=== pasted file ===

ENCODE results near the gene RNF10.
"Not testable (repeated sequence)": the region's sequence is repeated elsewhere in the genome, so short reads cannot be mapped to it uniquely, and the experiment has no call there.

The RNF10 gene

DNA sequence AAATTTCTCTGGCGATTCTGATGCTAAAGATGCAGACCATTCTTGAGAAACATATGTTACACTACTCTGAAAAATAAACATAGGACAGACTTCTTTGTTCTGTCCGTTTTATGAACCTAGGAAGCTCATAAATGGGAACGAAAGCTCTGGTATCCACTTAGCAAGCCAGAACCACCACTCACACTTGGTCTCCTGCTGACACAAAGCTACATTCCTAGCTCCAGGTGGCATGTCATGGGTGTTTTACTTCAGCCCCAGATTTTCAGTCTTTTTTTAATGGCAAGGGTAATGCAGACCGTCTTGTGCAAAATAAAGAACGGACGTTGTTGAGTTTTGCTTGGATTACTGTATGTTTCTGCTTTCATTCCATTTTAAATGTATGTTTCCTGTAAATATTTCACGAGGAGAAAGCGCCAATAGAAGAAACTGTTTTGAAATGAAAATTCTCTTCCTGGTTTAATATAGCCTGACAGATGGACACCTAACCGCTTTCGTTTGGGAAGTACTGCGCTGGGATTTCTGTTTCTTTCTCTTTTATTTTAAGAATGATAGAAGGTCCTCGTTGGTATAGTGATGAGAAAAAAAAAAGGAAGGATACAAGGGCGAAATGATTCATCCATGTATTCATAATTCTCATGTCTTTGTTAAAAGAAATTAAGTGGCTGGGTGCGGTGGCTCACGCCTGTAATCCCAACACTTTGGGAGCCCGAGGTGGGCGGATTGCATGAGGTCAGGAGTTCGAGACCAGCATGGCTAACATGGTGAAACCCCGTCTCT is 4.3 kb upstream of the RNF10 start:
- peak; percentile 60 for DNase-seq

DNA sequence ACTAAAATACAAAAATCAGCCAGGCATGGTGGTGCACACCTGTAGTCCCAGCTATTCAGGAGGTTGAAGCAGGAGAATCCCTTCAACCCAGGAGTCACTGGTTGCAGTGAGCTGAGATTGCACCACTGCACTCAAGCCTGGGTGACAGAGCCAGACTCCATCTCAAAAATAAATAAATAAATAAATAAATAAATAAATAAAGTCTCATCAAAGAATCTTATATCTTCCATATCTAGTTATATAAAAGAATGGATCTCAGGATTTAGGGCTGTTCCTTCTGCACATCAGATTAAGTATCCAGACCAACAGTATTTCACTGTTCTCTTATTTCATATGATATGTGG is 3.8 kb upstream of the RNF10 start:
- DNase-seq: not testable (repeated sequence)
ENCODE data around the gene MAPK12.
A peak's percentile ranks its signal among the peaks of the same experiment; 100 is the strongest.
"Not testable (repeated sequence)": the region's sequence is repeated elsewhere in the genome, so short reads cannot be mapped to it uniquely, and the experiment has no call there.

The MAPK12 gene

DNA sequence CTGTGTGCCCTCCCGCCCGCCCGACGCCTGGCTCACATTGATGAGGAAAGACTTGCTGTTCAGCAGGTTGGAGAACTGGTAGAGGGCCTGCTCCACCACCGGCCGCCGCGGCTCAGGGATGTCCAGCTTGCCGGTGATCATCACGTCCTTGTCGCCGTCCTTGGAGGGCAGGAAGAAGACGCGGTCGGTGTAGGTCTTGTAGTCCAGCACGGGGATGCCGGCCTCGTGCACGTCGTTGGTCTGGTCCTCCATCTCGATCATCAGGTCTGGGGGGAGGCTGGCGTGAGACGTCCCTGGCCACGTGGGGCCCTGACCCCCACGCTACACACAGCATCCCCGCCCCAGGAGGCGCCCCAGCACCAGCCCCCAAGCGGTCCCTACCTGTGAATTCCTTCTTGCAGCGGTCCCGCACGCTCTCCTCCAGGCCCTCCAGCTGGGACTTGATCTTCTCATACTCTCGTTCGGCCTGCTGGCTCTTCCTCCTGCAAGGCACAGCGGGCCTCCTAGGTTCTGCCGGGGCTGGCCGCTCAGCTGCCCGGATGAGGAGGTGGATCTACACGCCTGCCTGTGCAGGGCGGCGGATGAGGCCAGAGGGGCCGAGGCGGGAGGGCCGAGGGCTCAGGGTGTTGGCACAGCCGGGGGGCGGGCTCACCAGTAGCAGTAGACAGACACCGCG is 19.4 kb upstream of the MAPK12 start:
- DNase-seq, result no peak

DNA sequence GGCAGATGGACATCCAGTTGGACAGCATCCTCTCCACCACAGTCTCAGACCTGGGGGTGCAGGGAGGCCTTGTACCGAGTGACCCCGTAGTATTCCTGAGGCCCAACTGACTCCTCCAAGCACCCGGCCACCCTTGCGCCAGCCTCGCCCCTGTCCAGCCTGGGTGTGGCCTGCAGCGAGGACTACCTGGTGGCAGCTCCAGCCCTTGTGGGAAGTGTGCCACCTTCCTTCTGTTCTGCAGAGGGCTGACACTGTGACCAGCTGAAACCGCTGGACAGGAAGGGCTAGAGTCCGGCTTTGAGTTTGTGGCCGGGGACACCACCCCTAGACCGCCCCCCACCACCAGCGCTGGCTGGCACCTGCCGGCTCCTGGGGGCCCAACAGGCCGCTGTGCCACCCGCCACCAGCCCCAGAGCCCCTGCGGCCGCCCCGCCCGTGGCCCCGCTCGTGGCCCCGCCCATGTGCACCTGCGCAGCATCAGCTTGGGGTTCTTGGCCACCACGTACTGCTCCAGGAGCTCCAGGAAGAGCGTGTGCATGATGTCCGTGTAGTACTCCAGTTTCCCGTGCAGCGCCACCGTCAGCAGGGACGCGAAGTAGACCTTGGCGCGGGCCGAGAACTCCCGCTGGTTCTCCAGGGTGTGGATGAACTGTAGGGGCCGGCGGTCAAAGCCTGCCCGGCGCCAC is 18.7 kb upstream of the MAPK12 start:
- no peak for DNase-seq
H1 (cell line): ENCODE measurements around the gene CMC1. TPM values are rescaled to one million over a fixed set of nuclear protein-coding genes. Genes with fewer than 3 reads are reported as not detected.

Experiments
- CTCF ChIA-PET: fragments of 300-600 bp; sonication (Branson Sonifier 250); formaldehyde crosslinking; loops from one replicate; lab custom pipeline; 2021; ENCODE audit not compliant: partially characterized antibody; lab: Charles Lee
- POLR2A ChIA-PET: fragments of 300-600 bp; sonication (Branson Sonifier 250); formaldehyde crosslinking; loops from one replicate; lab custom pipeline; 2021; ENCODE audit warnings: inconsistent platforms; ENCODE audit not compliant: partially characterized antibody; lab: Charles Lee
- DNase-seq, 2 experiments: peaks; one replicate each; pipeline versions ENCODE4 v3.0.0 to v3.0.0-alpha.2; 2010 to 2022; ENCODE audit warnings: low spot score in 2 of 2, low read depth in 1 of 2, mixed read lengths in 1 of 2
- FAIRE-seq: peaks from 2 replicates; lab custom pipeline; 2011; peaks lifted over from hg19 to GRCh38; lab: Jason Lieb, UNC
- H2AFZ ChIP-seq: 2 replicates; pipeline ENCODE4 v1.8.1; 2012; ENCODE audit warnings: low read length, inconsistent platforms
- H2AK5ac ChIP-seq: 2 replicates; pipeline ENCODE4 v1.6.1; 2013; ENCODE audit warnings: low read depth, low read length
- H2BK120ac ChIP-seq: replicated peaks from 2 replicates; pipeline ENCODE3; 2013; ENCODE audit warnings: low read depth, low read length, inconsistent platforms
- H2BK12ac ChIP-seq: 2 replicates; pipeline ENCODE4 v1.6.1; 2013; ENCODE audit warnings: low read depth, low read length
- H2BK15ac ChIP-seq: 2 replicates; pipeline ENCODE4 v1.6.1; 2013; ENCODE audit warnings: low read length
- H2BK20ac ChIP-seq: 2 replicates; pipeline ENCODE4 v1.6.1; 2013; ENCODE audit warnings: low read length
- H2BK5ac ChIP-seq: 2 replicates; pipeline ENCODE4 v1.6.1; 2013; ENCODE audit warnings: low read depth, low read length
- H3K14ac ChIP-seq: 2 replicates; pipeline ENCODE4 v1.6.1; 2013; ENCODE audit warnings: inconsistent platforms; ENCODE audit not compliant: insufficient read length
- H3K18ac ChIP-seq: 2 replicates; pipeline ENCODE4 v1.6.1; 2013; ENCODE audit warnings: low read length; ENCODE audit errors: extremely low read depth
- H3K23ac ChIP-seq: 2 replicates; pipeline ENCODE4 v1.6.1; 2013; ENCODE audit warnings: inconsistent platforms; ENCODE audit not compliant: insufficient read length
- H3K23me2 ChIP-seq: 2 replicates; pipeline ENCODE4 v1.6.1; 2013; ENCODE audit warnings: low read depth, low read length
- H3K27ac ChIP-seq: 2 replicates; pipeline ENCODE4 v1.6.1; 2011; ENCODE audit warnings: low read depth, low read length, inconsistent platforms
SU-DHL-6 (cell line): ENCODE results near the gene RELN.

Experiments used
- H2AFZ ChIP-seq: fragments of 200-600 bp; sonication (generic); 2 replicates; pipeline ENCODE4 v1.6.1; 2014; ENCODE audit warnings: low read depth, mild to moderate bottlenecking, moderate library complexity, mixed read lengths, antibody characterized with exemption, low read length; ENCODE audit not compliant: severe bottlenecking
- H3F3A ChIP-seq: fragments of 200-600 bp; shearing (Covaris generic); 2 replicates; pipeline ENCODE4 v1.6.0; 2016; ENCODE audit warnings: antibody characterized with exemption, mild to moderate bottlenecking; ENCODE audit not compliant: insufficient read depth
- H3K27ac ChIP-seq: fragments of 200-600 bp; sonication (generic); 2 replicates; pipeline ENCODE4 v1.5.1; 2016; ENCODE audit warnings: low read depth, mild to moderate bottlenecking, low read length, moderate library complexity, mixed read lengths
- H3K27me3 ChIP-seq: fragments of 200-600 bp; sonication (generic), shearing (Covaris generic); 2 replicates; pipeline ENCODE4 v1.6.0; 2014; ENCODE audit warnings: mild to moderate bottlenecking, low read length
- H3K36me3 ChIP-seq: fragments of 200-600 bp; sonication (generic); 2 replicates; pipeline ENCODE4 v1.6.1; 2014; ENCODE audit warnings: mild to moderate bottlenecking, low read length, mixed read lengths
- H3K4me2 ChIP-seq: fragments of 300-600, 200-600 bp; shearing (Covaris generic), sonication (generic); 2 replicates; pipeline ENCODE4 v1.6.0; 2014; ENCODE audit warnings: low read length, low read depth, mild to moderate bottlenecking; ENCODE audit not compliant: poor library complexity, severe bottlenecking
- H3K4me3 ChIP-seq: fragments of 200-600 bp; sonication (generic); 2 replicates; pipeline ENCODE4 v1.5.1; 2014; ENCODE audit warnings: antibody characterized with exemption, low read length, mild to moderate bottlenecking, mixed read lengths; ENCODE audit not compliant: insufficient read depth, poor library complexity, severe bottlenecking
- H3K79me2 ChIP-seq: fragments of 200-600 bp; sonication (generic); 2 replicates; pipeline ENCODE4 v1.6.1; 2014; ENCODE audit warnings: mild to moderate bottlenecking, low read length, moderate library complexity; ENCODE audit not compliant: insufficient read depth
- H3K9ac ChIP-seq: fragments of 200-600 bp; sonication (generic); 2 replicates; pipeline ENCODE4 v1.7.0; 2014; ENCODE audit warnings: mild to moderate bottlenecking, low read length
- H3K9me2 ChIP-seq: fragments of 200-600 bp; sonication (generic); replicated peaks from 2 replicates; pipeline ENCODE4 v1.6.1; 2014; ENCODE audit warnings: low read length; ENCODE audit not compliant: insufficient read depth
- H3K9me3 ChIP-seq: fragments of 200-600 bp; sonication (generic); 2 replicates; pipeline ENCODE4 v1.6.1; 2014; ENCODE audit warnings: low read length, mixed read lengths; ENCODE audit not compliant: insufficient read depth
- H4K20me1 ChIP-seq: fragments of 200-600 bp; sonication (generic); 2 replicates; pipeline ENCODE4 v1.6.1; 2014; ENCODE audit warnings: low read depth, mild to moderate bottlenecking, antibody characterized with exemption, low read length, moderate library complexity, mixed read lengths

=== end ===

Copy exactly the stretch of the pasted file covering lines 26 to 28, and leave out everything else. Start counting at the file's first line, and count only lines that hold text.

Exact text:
- H2BK15ac ChIP-seq: 2 replicates; pipeline ENCODE4 v1.6.1; 2013; ENCODE audit warnings: low read length
- H2BK20ac ChIP-seq: 2 replicates; pipeline ENCODE4 v1.6.1; 2013; ENCODE audit warnings: low read length
- H2BK5ac ChIP-seq: 2 replicates; pipeline ENCODE4 v1.6.1; 2013; ENCODE audit warnings: low read depth, low read length